Field hockey finishes second in state tournament


OPRF field hockey placed second in the Illinois high school field hockey tournament, finishing the season with a 14-3-1 record.

This unprecedented success of the team is proving not to be a mere coincidence but rather a result of years building the program. Head coach Kristin Wirtz has held her position for four years and has been a part of the program for six. “This is definitely the strongest team I’ve coached so far,” Wirtz said.

A large part of this success comes from the 16 seniors on the team, many of whom have been playing together before high school in club field hockey.

Wirtz said it was an intentional choice to incorporate a lot of underclassmen on the team two years ago when the current seniors were sophomores. “We really wanted to build it into the legacy that OPRF has for field hockey,” Wirtz said. She said that in the past, OPRF had been one of the best teams in the state along with New Trier and Lake Forest, but had declined.

Senior captain Tiala Ortega, who committed to Depauw University for field hockey, has seen the program’s return to the top rankings in the state. “We’ve been climbing the ladder and we’ve finally reached the top,” she said.

Confidence and a positive mindset have proven to be a recurring theme throughout the team’s season. Hailey Nowak, another senior captain, describes Wirtz’s efforts to unite the team. “Halfway through the season we had a talk, and we decided we were going to be more positive … it really helped,” Nowak said.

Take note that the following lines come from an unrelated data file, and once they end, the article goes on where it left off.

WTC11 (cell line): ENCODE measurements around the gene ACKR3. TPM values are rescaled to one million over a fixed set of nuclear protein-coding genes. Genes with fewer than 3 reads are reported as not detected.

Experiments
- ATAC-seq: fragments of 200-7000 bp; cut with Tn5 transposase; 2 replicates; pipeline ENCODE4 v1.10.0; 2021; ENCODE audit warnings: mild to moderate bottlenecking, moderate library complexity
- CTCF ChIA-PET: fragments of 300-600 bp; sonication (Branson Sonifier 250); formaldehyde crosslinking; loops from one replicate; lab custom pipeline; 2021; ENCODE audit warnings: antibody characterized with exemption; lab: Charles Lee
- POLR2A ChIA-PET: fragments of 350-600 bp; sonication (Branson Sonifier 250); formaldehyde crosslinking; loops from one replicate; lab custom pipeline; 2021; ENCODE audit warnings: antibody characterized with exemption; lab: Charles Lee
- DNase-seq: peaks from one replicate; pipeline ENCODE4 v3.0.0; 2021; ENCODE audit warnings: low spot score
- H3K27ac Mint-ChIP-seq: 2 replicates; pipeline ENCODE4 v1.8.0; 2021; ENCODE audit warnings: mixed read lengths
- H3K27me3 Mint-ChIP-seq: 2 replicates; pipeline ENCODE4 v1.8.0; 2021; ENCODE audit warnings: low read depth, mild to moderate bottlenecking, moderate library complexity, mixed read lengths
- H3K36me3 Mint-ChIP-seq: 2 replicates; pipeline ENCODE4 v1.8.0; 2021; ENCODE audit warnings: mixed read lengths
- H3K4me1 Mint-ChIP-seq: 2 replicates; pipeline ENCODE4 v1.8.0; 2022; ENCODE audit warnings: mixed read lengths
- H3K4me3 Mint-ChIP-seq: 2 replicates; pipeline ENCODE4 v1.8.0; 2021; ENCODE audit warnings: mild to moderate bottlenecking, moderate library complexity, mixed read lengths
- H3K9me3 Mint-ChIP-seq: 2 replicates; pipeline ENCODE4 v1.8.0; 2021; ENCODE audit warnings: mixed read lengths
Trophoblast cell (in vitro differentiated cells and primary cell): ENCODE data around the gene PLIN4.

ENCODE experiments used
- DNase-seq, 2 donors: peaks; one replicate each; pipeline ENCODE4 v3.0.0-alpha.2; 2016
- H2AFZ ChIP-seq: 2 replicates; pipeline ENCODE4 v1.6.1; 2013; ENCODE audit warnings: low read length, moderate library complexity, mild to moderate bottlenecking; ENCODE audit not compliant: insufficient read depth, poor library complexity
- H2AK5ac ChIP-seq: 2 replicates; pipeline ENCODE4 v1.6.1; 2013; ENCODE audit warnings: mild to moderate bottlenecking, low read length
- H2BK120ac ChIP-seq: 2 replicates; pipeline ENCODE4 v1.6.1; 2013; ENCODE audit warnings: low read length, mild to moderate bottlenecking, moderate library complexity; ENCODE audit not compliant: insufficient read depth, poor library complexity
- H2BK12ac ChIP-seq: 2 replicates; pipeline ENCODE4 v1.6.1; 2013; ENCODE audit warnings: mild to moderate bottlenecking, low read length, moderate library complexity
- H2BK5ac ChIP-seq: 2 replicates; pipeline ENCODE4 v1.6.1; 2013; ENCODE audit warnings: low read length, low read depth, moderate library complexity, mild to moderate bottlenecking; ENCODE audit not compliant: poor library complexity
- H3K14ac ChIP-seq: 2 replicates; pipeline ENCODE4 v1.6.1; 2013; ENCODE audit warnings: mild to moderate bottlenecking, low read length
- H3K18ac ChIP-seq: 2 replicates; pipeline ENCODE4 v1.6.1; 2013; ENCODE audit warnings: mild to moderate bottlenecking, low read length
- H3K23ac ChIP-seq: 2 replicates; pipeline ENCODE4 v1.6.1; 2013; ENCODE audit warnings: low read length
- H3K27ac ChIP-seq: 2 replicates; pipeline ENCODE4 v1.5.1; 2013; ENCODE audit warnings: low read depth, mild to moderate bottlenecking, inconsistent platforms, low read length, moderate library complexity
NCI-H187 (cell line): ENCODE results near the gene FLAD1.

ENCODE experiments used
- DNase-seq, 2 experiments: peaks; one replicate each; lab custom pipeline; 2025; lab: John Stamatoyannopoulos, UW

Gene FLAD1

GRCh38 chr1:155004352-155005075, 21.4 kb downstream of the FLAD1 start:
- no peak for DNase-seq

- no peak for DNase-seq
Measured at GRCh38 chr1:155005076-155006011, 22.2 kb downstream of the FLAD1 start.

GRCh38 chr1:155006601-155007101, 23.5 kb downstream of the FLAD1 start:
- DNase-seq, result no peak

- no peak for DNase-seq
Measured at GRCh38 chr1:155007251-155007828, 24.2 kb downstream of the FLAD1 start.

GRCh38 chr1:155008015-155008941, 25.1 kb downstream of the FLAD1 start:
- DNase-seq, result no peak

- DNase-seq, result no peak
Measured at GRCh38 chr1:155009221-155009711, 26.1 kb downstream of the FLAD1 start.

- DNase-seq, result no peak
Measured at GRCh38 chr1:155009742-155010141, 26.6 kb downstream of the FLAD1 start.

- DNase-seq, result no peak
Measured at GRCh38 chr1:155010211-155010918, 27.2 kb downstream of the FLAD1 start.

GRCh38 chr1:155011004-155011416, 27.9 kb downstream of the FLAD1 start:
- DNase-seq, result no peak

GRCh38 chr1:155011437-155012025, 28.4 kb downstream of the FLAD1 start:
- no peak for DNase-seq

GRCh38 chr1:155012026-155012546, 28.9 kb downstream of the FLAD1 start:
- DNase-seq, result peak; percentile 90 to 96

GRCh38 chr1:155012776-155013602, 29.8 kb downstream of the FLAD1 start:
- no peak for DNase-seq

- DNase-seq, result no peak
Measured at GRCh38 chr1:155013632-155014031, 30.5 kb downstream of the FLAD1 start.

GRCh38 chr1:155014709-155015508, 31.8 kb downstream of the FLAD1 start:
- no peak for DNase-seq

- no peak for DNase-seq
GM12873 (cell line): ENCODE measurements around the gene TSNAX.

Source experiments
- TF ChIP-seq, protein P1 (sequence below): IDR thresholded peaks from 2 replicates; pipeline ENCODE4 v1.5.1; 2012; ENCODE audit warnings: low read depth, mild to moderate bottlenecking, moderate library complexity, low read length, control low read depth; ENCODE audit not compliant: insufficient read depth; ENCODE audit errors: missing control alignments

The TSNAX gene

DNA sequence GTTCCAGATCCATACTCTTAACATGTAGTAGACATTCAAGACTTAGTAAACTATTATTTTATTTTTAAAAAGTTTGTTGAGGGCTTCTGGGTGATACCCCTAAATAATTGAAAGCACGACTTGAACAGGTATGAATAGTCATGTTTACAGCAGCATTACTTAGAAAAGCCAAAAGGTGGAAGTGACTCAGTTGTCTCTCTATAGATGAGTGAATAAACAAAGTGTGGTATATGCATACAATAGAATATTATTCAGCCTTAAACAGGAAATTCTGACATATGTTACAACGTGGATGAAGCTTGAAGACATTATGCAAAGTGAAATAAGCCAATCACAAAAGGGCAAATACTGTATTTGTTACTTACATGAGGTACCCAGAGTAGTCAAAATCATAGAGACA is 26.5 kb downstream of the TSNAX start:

“What’s made the biggest change is (high) confidence,” Wirtz said. She said that “believing that they can win every game, and competing for every game” has been an improvement from years past.

The captains “have stepped up as leaders to create a positive environment,” Ortega said. She said they pick each other up and support each other, especially when things get difficult.

On the field, the team is even more connected and knows how to play together.

“We’ve improved (our) field awareness and spacing. These athletes really know the field well, and they connect really well,” Wirtz said.

On Sept. 23, OPRF defeated Lake Forest, ranked No. 1 in the state. Junior Katie Golla said winning against Lake Forest showed “how well (they) could connect as a team,” and boosted confidence.

“It just felt awesome (to feel like) we have a shot at state this year,” Nowak said about the Lake Forest win.

Last year’s COVID-19 restrictions resulted in a shortened season and no state tournament. Golla said last year the team “didn’t have the chance to bring (their success) to state.” She believes this wasted potential set their team to be more focused on a state run.

Nowak says the team has been practicing more toward the ultimate goal of winning state. “We do the extra stuff: staying a little after or going on team runs,” Nowak said.

This season, more students and fans are able to show up compared to last year with COVID-19 restrictions. “That’s been really great, to have the school on our side and everyone cheering. It really hypes us up,” Ortega said.

During their second playoff game OPRF faced off against Glenbard West. Despite trailing 1-0 at halftime, the team rallied to win the game 2-1.

“We were able to come back due to the energy the team brought during the second half of the game,” said senior captain Audrey Glore. “I think we really showed our perseverance and our ability to work together under the pressure of being a goal down.”

With that victory, OPRF became one of the final four teams remaining in the state tournament.

The Huskies play their semifinal game against Lake Forest Oct. 28. Updates on the semifinals and final will be posted on and @oprftrapeze on Instagram.